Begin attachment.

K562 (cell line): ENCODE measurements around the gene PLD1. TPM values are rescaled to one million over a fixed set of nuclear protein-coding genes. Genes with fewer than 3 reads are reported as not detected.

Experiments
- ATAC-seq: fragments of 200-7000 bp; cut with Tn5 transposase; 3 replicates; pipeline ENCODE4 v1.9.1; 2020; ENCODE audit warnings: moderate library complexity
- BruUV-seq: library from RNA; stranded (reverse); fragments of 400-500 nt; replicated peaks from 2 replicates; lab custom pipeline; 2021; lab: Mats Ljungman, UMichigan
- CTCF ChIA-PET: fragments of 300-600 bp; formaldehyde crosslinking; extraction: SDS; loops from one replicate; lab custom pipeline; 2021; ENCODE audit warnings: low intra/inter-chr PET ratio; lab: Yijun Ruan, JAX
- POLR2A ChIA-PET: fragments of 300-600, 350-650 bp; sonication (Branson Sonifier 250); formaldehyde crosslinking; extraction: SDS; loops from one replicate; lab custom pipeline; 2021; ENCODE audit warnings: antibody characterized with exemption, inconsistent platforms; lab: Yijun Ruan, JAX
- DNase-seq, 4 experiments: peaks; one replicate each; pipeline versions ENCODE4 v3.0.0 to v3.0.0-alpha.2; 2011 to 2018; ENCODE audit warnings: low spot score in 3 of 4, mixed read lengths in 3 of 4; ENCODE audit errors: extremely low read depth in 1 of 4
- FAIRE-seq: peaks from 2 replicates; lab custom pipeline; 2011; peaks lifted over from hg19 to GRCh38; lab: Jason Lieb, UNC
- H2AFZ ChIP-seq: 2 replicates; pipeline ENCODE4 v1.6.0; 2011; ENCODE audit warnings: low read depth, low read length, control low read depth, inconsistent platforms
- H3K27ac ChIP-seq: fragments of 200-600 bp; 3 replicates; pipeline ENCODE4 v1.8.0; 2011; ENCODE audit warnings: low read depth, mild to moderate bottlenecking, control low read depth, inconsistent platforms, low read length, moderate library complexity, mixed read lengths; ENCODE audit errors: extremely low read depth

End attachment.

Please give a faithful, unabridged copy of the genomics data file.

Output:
K562 (cell line): ENCODE measurements around the gene PLD1. TPM values are rescaled to one million over a fixed set of nuclear protein-coding genes. Genes with fewer than 3 reads are reported as not detected.

Experiments
- ATAC-seq: fragments of 200-7000 bp; cut with Tn5 transposase; 3 replicates; pipeline ENCODE4 v1.9.1; 2020; ENCODE audit warnings: moderate library complexity
- BruUV-seq: library from RNA; stranded (reverse); fragments of 400-500 nt; replicated peaks from 2 replicates; lab custom pipeline; 2021; lab: Mats Ljungman, UMichigan
- CTCF ChIA-PET: fragments of 300-600 bp; formaldehyde crosslinking; extraction: SDS; loops from one replicate; lab custom pipeline; 2021; ENCODE audit warnings: low intra/inter-chr PET ratio; lab: Yijun Ruan, JAX
- POLR2A ChIA-PET: fragments of 300-600, 350-650 bp; sonication (Branson Sonifier 250); formaldehyde crosslinking; extraction: SDS; loops from one replicate; lab custom pipeline; 2021; ENCODE audit warnings: antibody characterized with exemption, inconsistent platforms; lab: Yijun Ruan, JAX
- DNase-seq, 4 experiments: peaks; one replicate each; pipeline versions ENCODE4 v3.0.0 to v3.0.0-alpha.2; 2011 to 2018; ENCODE audit warnings: low spot score in 3 of 4, mixed read lengths in 3 of 4; ENCODE audit errors: extremely low read depth in 1 of 4
- FAIRE-seq: peaks from 2 replicates; lab custom pipeline; 2011; peaks lifted over from hg19 to GRCh38; lab: Jason Lieb, UNC
- H2AFZ ChIP-seq: 2 replicates; pipeline ENCODE4 v1.6.0; 2011; ENCODE audit warnings: low read depth, low read length, control low read depth, inconsistent platforms
- H3K27ac ChIP-seq: fragments of 200-600 bp; 3 replicates; pipeline ENCODE4 v1.8.0; 2011; ENCODE audit warnings: low read depth, mild to moderate bottlenecking, control low read depth, inconsistent platforms, low read length, moderate library complexity, mixed read lengths; ENCODE audit errors: extremely low read depth